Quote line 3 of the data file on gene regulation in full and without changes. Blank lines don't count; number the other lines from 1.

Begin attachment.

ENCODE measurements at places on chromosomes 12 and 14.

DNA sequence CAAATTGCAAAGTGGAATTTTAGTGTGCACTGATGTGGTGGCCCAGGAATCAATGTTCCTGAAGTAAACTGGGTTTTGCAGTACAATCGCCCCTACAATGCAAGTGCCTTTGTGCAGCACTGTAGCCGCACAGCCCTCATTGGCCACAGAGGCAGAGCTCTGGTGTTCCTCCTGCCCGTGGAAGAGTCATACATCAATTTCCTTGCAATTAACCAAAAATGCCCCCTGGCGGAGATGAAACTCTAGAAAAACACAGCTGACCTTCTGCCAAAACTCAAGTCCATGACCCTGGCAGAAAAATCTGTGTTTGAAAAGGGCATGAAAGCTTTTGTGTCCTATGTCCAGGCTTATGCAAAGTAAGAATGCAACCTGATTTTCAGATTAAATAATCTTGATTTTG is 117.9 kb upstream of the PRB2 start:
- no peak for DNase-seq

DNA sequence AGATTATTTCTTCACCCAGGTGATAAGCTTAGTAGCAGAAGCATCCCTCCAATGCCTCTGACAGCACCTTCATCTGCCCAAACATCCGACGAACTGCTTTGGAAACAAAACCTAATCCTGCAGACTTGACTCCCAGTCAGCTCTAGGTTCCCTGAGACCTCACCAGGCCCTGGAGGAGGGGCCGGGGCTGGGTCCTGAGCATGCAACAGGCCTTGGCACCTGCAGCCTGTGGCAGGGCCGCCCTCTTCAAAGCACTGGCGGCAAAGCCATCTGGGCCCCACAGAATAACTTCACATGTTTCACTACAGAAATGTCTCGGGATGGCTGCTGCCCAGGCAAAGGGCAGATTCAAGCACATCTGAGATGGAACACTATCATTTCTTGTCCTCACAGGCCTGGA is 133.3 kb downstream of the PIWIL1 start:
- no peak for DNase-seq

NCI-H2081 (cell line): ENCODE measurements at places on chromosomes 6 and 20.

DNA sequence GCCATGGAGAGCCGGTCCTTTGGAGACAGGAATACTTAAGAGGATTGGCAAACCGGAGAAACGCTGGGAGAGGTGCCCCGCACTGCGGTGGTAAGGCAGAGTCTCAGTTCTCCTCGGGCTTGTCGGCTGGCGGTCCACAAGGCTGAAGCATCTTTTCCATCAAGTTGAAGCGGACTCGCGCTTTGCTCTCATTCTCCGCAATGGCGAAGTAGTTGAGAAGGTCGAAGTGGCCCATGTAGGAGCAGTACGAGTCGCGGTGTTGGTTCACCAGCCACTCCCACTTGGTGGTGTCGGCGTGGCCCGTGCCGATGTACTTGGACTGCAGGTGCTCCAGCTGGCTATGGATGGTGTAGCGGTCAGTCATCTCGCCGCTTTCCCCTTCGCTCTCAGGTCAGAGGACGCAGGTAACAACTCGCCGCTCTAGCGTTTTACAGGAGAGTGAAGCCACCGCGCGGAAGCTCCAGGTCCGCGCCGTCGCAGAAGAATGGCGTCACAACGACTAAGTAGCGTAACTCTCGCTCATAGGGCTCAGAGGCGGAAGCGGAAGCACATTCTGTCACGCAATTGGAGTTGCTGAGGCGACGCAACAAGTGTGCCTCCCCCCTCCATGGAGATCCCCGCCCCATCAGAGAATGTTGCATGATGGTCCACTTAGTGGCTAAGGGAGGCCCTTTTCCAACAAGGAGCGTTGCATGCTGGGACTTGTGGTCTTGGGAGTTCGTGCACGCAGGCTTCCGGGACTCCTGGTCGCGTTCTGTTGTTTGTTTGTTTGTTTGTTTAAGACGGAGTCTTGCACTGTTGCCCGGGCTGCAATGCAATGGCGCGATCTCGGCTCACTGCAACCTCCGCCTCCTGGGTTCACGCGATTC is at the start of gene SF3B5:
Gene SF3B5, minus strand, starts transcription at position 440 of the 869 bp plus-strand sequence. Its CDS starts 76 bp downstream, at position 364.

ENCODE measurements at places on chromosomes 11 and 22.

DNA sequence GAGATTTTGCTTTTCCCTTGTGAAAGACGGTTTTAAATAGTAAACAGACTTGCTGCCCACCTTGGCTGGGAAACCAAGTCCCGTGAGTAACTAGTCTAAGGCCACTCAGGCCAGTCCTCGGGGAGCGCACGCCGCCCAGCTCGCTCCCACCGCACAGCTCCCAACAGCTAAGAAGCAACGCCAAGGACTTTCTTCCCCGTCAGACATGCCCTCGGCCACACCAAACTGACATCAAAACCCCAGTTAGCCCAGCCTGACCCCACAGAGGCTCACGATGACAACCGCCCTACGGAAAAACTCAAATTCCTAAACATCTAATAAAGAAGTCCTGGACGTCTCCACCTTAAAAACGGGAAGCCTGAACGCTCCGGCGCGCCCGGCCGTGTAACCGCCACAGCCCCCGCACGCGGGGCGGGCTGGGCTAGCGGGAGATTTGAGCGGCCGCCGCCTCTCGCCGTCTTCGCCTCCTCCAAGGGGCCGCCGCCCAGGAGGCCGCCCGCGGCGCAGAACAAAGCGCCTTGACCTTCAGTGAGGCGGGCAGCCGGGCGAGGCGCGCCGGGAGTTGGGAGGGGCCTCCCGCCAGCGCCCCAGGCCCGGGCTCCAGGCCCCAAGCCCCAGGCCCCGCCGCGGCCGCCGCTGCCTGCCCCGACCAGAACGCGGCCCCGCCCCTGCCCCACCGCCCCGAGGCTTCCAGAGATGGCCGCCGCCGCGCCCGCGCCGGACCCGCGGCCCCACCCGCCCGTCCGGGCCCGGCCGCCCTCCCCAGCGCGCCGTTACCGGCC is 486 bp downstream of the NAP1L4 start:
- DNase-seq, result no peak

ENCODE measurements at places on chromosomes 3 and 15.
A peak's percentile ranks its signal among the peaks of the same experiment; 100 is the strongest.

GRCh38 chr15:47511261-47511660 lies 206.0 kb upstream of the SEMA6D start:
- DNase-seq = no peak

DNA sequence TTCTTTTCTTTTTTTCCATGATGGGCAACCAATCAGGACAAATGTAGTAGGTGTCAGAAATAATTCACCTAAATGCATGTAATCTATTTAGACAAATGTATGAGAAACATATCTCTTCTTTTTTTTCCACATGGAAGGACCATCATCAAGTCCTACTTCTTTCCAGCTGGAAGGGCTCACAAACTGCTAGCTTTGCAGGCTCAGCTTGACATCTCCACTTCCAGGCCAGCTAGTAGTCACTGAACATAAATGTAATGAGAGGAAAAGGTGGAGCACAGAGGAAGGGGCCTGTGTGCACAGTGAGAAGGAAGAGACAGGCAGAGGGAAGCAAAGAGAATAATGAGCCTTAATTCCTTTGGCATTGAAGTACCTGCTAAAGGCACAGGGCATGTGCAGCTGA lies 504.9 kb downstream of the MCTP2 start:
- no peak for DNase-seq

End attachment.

- no peak for DNase-seq